When 26-year-old Joyce Banda boarded a plane to Nairobi in 1975, she did not know that she was embarking on a journey that would not only see her leave her abusive marriage, but also bring her to the highest office in the land, albeit three and half decades later.
Ms Banda became Malawi’s president last week following the death of Mr Bingu wa Mutharika, who had led the southern African country since 2004.
Acquiescent and dutiful, the mother of three had flown to join her husband Geoffrey Kachale, who was working at the Malawian embassy in Kenya.
“I think it all started out when I went to live in Kenya, because that is the time they declared the decade for women, 1975. I didn’t realise at that time that I was locked up in an abusive marriage. As an African woman, I had been brought up to believe that, that was normal, that if you are in a marriage there is nothing too much for you to bear, you can tolerate anything, you can live with anything, until I went to Kenya,” she told the Harvard Gazette in March last year.
Her sojourn in Kenya coincided with the golden era of renowned women empowerment crusaders led by Mrs Jane Kiano, Prof Miriam Were, Dr Julia Ojiambo, Ms Nyiva Mwendwa and Ms Wilkista Onsando.
The African Women and Child Feature Service executive director, Ms Rosemary Okello-Orlale, interacted with Ms Banda at many forums on gender equality.
Ms Okello-Orlale described Ms Banda as a forthright, firm, principled and dedicated woman.
She praised Ms Banda for refusing to stand down in favour of Mr Mutharika’s brother.
“Despite her firmness, she is a motherly and cordial person who is at home with everybody. She always credited Kenya for being a part of her life,” Ms Okello-Orlale told the Saturday Nation.
“I just thank God because I was at the right place at the right time… for the first time in my life, I began to hear words like violence against women, abuse, women in development, gender-based violence, gender equality. I didn’t even know as an African woman you could begin to think about being equal to anybody,” Ms Banda said.
The stage for her as a woman activist and politician was set in 1981, following the end of her husband’s diplomatic stint in Nairobi.
On returning to Malawi, and with her newly-minted courage, she left her husband, started a garment manufacturing business and later found Malawi’s National Association of Business Women (NABW).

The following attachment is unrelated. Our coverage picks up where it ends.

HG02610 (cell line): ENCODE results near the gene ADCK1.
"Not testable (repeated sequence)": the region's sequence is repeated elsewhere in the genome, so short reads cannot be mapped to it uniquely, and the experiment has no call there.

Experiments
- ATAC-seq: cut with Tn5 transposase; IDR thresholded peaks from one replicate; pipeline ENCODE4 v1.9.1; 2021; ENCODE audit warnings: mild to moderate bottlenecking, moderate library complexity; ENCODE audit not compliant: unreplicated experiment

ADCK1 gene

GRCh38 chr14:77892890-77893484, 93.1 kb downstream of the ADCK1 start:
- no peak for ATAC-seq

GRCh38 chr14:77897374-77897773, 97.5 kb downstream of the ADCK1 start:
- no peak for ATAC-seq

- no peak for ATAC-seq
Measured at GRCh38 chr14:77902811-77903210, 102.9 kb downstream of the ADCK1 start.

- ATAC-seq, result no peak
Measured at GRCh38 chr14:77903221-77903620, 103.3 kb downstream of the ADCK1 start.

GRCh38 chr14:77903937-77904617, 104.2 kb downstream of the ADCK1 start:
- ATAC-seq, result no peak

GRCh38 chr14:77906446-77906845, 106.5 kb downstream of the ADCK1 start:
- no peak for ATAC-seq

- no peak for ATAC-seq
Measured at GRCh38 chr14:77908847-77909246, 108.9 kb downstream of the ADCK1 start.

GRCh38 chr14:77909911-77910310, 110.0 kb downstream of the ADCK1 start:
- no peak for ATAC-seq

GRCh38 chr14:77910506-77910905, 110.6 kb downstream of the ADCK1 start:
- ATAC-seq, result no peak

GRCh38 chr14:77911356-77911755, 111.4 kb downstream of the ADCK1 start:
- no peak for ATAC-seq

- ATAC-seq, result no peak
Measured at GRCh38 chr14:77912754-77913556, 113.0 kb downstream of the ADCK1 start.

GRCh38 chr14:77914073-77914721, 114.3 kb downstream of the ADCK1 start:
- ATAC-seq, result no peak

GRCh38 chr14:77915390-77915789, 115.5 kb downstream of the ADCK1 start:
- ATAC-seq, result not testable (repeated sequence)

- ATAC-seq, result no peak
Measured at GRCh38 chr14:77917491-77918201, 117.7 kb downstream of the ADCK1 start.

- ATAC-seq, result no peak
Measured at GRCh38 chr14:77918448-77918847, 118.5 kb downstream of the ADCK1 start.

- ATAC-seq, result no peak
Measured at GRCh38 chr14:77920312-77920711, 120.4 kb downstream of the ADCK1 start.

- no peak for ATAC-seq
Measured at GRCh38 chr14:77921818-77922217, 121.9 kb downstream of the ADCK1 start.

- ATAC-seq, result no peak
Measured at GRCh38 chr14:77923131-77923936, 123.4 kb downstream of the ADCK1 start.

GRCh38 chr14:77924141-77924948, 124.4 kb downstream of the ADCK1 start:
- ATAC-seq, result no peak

Her visit to the United States further fuelled the fire that had been ignited in Nairobi.
She was inspired by an American women’s business organisation to start a small group of women to push the government for equal business opportunities in Malawi.
However, the small group turned into a big organisation. Today, NABW assists more than 20,000 women to set up businesses.
“By the time I went back home, I had made up my mind that the way I was going to reach out was to get maybe 100 women together, form a network, act as a pressure group to push the government for equal opportunity in business. I didn’t have the slightest idea that what I was starting was going to be a revolution,” said Ms Banda, who is also the patron of the Joyce Banda Foundation, a charity that assists disadvantaged children through education.
Ms Banda earned the nickname, mandasi seller because of her quest to empower small-scale business women.
Ms Banda went into active politics in 1999, winning a parliamentary seat under the former ruling United Democratic Front party ticket.
Once in, she held a number of Cabinet posts under both presidents Bakili Muluzi and Mutharika.
From there, her journey to the top, becoming the country’s first female vice-president three years ago, could not be stopped.
Not even a sack from the ruling party by Mr Mutharika could succeed in dimming Ms Banda’s star. She had refused to endorse Mutharika’s brother as the preferred candidate to succeed in 2014.